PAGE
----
X

Join or Sign In

Sign in to customize your TV listings

Continue with Facebook Continue with email

By joining TV Guide, you agree to our Terms of Use and acknowledge the data practices in our Privacy Policy.

Reading Between Lost's Lines

As with almost everything else on Lost, the castaways' taste in literature isn't arbitrary. In a recent episode of the cryptic ABC drama, Sawyer (Josh Holloway) was reading Richard Adams' 1972 novel, Watership Down. Show cocreator Damon Lindelof picked the classic tale of a ragtag group of rabbits who band together to survive in a new home because "thematically it totally jives with everything we're trying to say in the show... except with bunnies." The book's characters include a fearless leader (sounds like Lost's Jack), a pregnant hare (Claire), a go-to person with a sixth sense (Locke), a careless rebel (Sawyer) and a crafty hero (Sayid). "My parents wouldn't let me see the [Down] cartoon because it was for grown-ups," Lindelof says. "Which, of course, was the birth of an obsession."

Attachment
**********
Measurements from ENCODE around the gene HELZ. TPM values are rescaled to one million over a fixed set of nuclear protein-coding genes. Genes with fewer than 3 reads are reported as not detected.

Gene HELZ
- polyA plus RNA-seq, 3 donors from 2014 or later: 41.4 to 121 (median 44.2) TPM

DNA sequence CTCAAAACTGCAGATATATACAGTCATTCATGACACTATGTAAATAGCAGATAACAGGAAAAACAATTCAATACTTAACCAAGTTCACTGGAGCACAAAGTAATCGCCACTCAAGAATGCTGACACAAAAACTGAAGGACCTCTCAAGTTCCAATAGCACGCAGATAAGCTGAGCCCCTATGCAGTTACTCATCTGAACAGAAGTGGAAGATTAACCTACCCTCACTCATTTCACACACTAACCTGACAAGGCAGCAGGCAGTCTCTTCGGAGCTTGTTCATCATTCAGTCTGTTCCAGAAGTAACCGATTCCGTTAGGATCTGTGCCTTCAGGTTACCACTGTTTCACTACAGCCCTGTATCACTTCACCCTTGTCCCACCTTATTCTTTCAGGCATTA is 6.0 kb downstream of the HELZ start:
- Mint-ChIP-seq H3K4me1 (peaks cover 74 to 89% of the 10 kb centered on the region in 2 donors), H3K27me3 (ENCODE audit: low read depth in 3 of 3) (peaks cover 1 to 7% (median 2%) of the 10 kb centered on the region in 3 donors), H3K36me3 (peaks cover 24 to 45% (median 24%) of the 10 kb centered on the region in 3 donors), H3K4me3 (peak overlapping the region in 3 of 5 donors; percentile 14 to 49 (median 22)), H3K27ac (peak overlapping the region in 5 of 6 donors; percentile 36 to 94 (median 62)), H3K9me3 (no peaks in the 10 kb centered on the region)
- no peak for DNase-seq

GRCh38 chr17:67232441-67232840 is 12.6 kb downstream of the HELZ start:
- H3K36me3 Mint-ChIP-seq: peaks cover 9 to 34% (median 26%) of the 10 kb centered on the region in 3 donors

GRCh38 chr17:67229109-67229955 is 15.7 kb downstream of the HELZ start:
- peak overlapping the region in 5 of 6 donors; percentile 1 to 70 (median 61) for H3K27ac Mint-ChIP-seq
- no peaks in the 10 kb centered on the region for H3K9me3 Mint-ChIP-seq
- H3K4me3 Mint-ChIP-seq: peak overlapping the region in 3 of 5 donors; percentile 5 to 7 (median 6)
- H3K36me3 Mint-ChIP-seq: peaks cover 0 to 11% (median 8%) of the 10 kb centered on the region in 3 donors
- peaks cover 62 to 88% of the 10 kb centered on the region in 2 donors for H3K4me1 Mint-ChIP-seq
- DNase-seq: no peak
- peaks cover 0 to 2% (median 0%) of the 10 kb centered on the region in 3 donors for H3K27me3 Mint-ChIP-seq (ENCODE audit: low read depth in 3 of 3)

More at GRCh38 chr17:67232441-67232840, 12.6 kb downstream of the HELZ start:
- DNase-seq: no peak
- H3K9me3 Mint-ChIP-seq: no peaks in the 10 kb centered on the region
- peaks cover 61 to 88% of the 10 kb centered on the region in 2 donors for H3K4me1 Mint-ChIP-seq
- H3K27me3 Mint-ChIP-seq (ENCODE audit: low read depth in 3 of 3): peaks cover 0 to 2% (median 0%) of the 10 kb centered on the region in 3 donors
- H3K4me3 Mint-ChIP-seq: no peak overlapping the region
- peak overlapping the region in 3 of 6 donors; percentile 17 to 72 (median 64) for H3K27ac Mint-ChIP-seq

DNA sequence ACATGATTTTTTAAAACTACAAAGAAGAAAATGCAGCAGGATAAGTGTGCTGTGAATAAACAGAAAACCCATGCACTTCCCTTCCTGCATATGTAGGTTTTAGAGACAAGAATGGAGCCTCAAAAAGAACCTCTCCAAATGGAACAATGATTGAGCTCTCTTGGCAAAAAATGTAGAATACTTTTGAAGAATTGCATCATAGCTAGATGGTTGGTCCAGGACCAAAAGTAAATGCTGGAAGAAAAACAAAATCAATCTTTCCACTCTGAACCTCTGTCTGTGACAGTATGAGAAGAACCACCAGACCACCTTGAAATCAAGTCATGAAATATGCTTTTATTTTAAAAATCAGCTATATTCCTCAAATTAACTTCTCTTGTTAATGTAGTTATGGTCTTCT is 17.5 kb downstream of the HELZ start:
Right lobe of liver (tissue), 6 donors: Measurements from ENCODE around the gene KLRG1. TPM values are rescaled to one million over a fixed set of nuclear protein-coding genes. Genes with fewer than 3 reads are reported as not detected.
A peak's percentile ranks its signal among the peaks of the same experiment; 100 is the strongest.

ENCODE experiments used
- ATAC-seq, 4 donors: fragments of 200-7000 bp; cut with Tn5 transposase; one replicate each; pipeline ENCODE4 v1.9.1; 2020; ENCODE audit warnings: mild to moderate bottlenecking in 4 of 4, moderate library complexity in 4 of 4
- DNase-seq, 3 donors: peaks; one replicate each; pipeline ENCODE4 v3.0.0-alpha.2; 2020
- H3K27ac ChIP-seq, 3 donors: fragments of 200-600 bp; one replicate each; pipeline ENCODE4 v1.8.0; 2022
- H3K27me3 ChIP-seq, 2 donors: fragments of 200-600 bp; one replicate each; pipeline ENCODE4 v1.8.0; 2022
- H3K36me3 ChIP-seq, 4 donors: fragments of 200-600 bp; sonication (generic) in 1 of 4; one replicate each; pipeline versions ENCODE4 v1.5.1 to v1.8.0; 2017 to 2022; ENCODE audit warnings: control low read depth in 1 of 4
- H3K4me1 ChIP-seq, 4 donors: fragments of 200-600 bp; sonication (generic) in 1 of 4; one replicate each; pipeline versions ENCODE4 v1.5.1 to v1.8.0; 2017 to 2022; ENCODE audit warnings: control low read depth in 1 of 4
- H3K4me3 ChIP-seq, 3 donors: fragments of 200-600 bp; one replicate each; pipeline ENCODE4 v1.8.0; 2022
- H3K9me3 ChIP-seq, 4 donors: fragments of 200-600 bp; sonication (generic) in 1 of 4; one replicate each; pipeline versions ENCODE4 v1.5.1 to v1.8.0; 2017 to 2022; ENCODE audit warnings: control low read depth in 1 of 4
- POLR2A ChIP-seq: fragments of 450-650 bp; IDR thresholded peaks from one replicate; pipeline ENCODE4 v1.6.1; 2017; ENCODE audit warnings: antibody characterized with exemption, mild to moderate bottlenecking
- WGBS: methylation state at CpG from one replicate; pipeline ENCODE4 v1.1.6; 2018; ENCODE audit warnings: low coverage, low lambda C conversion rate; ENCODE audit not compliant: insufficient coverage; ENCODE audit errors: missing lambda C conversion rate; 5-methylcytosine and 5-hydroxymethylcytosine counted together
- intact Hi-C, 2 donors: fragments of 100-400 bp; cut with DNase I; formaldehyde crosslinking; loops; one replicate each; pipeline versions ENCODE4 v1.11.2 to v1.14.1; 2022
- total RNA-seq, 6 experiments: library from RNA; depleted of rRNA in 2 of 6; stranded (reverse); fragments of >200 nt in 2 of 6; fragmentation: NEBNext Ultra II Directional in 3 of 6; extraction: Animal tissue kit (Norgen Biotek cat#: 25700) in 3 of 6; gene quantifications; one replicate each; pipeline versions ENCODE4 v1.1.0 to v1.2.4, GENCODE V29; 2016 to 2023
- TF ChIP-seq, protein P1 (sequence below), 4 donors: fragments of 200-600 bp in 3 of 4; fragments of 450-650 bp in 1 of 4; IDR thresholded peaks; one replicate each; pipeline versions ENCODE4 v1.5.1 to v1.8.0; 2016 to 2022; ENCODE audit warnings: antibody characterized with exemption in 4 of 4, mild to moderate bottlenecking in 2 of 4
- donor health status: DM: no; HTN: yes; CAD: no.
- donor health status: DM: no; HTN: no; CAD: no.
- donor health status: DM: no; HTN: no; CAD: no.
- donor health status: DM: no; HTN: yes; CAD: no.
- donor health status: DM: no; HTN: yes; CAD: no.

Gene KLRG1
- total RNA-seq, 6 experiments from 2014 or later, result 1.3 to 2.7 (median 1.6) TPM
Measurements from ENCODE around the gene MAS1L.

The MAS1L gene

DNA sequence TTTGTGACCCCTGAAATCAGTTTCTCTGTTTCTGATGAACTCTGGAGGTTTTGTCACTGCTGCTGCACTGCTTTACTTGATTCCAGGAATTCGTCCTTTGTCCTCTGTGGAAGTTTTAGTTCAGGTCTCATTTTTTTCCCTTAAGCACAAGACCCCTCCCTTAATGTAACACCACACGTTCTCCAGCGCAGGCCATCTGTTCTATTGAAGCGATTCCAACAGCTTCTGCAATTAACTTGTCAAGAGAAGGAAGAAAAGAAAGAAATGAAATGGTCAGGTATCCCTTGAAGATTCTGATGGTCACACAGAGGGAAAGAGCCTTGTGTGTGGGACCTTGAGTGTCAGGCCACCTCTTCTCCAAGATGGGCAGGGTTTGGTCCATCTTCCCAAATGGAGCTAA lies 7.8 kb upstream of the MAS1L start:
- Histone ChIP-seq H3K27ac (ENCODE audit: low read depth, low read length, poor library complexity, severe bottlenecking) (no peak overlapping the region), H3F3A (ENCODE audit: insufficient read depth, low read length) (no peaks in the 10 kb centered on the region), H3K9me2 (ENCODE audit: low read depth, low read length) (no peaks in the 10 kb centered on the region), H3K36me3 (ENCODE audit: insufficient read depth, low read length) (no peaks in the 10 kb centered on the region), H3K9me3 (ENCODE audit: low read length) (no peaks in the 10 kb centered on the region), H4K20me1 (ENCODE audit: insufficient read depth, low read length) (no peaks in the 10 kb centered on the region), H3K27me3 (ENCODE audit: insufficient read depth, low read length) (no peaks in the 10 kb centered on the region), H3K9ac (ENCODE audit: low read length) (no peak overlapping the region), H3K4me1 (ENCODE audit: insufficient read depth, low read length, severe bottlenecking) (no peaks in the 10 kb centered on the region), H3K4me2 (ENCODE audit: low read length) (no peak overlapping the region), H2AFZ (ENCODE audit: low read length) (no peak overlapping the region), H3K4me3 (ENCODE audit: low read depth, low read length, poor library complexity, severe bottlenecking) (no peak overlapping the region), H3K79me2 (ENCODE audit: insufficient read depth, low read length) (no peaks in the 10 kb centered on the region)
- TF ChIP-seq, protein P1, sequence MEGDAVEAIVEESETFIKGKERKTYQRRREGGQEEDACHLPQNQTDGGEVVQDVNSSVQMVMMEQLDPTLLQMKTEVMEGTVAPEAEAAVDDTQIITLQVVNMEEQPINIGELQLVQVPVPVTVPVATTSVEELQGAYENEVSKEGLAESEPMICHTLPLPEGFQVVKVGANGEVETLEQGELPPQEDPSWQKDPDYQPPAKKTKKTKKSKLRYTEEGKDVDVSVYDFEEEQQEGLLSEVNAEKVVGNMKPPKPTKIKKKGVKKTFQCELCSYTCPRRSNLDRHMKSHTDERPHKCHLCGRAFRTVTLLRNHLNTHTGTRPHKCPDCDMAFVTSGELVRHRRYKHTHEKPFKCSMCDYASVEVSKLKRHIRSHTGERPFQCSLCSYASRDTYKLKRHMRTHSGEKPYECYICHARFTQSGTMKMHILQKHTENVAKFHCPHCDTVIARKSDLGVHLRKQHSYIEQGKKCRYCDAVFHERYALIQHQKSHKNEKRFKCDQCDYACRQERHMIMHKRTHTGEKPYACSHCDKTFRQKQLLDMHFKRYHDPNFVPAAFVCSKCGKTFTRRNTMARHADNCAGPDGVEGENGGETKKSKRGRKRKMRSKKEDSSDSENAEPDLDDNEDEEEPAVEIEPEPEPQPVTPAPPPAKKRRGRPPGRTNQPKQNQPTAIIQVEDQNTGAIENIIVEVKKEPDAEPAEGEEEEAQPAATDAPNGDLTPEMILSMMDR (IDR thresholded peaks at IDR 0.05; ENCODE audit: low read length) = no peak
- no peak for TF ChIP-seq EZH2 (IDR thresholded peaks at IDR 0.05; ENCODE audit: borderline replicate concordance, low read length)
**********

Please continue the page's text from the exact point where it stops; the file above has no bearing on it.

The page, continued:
Nerina Rammairone

As with almost everything else on Lost, the castaways' taste in literature isn't arbitrary.

In a recent episode of the cryptic ABC drama, Sawyer (Josh Holloway) was reading Richard Adams' 1972 novel, Watership Down. Show cocreator Damon Lindelof picked the classic tale of a ragtag group of rabbits who band together to survive in a new home because "thematically it totally jives with everything we're trying to say in the show... except with bunnies."

The book's characters include a fearless leader (sounds like Lost's Jack), a pregnant hare (Claire), a go-to person with a sixth sense (Locke), a careless rebel (Sawyer) and a crafty hero (Sayid). "My parents wouldn't let me see the [Down] cartoon because it was for grown-ups," Lindelof says. "Which, of course, was the birth of an obsession."